At a time when European right-wing movements are becoming louder, the neo-Nazi demonstration in Sweden should become a conversation starter.
Some of you may have noticed there was a neo-Nazi demonstration last weekend in Gothenburg, Sweden’s second largest city. This small country has been on the international media radar ever since Trump mentioned it in one of his (in)famous speeches back in February – and right-wing extremists have profited. Just what does this mean for the rest of Europe?
Sweden, Trump and Nazi
Ever since President Trump referred to the supposed disastrous state of affairs in Sweden in one of his speeches regarding Europe’s refugee crisis, radical groups from all political sides within the country have gathered around the notion Mr. President was referring to in his speech. The wild imaginary, LEGO-like, build-your-own-worldview-and-spit-it-all-over narrative style.
Of course, it would be ridiculous to blame the speech for a rise in extremist groups, but they surely did get some free, global marketing material. The Charlottesville incident left many disappointed over the president’s reluctance to clearly condemn white supremacy and neo-Nazi movements.
This is where you might actually want to take a good look at what´s going on in Sweden right now. The far right is on the rise, as is a lack of open conversation. The Sweden Democrats, an anti-immigration party, continues to grow in popularity. As in the rest of the world, alternative media sources have been popping up, spreading political propaganda and claiming to be the sole bearers of“the truth”.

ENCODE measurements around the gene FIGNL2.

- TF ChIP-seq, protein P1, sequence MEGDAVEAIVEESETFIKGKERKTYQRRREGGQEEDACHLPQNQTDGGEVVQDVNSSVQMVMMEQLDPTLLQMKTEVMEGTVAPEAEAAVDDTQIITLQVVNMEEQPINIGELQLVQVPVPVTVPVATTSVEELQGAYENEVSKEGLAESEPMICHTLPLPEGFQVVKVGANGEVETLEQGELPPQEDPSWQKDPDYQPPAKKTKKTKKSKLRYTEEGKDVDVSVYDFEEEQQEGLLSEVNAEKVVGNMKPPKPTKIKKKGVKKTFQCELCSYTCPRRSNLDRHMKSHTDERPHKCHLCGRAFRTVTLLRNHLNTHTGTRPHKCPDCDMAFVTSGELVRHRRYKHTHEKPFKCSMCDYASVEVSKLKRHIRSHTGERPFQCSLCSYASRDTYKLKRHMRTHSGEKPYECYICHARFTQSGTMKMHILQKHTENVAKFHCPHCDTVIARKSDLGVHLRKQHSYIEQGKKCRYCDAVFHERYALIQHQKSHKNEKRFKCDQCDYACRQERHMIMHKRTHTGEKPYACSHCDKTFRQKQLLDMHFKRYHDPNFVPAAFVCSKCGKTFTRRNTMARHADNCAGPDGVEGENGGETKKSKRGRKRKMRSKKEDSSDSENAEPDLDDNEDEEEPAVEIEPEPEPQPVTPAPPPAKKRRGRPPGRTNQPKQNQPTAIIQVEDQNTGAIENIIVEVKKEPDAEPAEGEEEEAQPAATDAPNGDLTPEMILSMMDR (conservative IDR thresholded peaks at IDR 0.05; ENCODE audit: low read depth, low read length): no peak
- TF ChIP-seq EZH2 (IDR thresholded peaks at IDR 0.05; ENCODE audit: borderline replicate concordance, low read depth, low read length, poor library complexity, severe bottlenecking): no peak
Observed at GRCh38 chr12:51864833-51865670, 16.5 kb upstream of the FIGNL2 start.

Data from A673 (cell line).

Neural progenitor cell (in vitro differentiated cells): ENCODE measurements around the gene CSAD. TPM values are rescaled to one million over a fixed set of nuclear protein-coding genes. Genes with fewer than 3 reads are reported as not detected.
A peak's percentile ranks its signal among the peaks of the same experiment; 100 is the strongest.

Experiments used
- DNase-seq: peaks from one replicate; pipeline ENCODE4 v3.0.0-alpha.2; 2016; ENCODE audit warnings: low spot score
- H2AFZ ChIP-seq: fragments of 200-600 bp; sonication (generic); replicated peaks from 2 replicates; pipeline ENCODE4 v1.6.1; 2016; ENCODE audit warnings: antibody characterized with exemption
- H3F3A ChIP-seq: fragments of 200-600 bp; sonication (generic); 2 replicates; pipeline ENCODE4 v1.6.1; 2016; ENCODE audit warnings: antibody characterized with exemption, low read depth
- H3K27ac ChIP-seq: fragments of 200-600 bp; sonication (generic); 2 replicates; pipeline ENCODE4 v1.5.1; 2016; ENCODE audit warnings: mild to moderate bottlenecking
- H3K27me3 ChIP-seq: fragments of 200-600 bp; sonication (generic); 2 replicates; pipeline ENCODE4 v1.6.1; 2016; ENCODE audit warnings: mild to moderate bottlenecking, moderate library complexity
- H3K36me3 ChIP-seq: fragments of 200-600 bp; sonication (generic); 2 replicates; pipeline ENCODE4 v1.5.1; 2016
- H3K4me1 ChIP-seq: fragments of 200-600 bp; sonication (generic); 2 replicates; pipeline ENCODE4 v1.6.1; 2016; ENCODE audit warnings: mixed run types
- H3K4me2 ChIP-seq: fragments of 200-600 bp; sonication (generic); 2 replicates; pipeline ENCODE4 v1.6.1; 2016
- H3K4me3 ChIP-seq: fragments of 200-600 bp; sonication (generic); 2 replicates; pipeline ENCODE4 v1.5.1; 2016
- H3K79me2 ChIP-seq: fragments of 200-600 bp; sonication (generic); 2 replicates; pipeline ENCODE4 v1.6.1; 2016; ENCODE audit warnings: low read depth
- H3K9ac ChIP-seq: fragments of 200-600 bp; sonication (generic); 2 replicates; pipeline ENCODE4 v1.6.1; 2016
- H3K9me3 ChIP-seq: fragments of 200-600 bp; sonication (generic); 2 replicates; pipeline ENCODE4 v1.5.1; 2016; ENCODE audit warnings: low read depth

“The far right is on the rise, as is a lack of open conversation”
Propaganda channels sharing both religious and political extremist material are now present in most global social media outlets. In Sweden, the debate in mainstream channels is next to absent.
What is there instead? Verbal orgies where like-minded people cuddle up and support each other in safe-spaces for those who claim a black-and-white worldview with NO room for debate. These forums include the obligatory exclusive slang and rhetoric, the general sense of group belonging and purpose, and a grievance narrative – the one they keep telling themselves to keep the safe-space relevant.
Violence, action, and dress-up – Welcome to the NMR
As if that weren’t enough, some of these groups have gone far out of the story-telling space of things and right into action. One of these groups is the Nordic Resistance Movement (Nordiska motståndsrörelsen, NMR), ”a right-wing extremist, militant neo-Nazi organisation and political party” aiming to crush the “ruling elite” and replace it with a national-socialist model.
The NMR have gained fame for their dress-up events with matching clothes, marching and screaming out self-victimising, racist, bumper-sticker-esque quotes. In preparation for last week’s demonstration in Gothenburg, this neo-Nazi group used a marketing strategy based on humour, ridicule and activism.
By casually throwing around jokes online, a few days before the demonstration, they tried to score points in order to paint a picture of themselves as ordinary men who are just a little bit angry and want to make Sweden great again.